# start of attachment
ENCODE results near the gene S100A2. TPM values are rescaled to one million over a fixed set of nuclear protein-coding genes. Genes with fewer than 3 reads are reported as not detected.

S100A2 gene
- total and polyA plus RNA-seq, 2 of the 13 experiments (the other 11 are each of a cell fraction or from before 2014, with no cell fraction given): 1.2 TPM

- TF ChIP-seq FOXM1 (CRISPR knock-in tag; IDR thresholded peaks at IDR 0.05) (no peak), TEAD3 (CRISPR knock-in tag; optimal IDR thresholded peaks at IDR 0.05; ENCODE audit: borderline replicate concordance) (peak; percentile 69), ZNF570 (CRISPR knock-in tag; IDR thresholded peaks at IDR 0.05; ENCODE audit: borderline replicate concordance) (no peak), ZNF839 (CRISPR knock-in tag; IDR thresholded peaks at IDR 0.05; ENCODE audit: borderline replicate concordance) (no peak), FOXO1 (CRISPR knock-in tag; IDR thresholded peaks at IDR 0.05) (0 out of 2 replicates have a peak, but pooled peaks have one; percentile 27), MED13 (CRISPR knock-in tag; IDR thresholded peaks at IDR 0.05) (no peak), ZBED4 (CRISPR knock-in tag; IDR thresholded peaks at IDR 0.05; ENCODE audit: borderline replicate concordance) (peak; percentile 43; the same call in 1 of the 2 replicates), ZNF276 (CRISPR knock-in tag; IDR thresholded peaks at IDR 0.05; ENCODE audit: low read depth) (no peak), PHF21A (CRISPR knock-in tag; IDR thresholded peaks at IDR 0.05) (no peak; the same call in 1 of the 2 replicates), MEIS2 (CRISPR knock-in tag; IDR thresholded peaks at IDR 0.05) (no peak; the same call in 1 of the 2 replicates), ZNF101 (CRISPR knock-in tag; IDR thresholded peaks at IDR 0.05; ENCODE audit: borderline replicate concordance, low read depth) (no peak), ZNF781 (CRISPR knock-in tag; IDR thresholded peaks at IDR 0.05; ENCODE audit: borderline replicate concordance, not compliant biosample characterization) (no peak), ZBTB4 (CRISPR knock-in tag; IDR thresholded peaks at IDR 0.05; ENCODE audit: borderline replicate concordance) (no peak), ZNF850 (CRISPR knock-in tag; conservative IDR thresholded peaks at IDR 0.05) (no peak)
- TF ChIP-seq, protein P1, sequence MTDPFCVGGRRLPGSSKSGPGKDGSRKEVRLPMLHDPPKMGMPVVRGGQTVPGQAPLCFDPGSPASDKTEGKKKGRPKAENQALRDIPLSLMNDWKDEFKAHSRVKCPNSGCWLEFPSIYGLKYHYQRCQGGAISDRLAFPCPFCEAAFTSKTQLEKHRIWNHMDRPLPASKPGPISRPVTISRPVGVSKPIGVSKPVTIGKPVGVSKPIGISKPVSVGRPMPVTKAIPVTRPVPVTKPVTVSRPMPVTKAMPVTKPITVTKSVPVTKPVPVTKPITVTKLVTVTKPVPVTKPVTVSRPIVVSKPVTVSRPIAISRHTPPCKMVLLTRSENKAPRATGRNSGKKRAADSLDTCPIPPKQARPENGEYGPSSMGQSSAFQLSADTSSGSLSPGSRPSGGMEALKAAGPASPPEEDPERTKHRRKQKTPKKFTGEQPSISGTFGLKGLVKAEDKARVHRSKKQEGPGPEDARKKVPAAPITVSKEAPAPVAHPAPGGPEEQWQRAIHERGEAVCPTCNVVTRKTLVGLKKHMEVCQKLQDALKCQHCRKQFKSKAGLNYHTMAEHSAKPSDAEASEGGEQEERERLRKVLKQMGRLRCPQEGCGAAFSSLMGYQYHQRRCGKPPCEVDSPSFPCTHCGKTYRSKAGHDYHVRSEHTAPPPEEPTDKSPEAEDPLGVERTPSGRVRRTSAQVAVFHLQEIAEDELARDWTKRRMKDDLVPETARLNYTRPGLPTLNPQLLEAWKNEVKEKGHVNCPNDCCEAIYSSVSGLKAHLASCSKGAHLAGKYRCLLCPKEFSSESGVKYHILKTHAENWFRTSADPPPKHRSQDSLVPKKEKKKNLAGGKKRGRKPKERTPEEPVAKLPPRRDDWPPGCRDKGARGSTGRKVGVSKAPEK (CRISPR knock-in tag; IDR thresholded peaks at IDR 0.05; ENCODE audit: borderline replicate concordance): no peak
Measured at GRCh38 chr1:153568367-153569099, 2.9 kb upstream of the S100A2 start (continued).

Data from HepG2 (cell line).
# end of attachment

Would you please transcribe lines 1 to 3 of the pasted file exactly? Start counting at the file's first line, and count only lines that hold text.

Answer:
ENCODE results near the gene S100A2. TPM values are rescaled to one million over a fixed set of nuclear protein-coding genes. Genes with fewer than 3 reads are reported as not detected.

S100A2 gene
- total and polyA plus RNA-seq, 2 of the 13 experiments (the other 11 are each of a cell fraction or from before 2014, with no cell fraction given): 1.2 TPM